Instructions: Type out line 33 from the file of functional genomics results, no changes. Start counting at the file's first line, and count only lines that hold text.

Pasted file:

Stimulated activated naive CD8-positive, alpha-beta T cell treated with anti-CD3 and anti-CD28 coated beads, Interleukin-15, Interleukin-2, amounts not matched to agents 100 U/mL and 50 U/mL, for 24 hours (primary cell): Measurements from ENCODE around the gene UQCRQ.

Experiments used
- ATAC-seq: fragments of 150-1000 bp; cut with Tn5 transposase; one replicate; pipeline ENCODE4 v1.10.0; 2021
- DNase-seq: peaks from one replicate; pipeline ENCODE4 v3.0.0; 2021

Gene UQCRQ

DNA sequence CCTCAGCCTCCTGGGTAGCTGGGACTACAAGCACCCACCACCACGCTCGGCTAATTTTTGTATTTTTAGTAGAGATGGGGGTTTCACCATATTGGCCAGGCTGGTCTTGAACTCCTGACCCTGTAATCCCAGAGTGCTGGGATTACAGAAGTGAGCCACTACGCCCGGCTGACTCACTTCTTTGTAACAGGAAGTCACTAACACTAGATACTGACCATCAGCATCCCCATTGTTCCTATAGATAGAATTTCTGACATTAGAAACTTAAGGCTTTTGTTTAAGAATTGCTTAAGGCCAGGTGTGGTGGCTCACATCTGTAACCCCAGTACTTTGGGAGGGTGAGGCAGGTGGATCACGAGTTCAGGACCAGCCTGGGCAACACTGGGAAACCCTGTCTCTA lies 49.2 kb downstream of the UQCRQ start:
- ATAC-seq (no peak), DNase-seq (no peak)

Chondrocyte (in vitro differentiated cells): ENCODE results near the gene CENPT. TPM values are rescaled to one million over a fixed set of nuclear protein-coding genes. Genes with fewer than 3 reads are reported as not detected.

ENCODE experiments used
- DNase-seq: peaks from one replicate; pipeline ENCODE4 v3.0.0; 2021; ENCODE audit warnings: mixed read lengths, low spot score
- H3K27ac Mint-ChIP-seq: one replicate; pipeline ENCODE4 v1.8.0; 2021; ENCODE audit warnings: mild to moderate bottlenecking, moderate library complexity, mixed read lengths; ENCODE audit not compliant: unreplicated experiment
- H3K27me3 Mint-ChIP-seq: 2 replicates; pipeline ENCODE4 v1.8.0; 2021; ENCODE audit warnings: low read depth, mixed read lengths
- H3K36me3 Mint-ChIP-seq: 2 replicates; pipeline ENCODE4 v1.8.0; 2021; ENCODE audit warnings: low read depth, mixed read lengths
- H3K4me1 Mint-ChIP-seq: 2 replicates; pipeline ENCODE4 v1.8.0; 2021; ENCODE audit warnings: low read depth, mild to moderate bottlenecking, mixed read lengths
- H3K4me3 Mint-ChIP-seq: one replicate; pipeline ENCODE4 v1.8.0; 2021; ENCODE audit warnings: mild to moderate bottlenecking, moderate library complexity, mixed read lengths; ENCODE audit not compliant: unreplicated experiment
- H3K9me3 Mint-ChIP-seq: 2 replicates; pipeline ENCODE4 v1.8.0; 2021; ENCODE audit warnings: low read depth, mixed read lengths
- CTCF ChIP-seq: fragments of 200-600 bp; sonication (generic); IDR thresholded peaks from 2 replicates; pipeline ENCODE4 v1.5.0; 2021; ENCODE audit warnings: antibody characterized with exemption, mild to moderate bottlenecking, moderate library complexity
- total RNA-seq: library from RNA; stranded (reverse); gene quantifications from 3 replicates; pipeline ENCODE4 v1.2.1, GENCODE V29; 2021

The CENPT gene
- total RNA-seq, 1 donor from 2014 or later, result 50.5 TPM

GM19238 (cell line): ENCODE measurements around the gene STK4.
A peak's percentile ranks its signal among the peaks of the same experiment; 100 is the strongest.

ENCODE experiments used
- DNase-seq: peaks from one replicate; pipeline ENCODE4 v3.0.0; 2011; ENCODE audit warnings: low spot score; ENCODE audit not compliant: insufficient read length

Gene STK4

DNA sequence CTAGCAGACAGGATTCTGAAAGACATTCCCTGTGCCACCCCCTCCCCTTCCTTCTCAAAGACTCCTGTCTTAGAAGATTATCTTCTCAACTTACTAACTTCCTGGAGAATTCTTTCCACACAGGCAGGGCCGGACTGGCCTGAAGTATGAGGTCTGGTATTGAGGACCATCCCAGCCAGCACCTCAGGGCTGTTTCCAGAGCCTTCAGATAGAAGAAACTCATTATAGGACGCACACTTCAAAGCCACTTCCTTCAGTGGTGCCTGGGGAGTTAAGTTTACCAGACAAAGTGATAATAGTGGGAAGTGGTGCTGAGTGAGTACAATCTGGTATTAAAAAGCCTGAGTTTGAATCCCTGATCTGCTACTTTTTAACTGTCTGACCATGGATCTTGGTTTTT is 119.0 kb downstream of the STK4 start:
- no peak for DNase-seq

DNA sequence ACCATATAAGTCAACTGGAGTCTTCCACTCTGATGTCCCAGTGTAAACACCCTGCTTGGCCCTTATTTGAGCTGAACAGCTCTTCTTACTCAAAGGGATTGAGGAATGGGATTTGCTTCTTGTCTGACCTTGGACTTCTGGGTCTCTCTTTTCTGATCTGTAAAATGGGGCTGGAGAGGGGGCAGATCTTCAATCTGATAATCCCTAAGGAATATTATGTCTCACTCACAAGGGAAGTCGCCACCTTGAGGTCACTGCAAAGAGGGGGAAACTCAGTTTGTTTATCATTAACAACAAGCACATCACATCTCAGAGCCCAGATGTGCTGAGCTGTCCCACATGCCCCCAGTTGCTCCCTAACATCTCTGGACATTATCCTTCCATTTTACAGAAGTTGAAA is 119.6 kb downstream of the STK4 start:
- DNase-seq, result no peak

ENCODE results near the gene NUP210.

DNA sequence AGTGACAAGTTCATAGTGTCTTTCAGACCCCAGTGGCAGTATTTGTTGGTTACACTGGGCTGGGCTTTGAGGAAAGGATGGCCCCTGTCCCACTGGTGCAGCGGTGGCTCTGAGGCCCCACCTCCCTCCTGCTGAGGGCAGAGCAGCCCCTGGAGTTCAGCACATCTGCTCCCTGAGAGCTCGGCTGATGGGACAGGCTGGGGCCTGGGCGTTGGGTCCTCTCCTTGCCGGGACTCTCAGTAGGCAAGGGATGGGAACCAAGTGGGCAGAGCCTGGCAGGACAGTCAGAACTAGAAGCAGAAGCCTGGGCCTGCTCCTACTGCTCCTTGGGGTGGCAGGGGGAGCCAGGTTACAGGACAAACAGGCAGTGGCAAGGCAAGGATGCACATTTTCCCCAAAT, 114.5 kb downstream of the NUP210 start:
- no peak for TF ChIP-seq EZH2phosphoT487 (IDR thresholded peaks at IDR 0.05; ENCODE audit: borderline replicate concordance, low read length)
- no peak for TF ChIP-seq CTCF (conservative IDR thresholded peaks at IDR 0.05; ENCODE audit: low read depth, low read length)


- no peak for TF ChIP-seq CTCF (conservative IDR thresholded peaks at IDR 0.05; ENCODE audit: low read depth, low read length)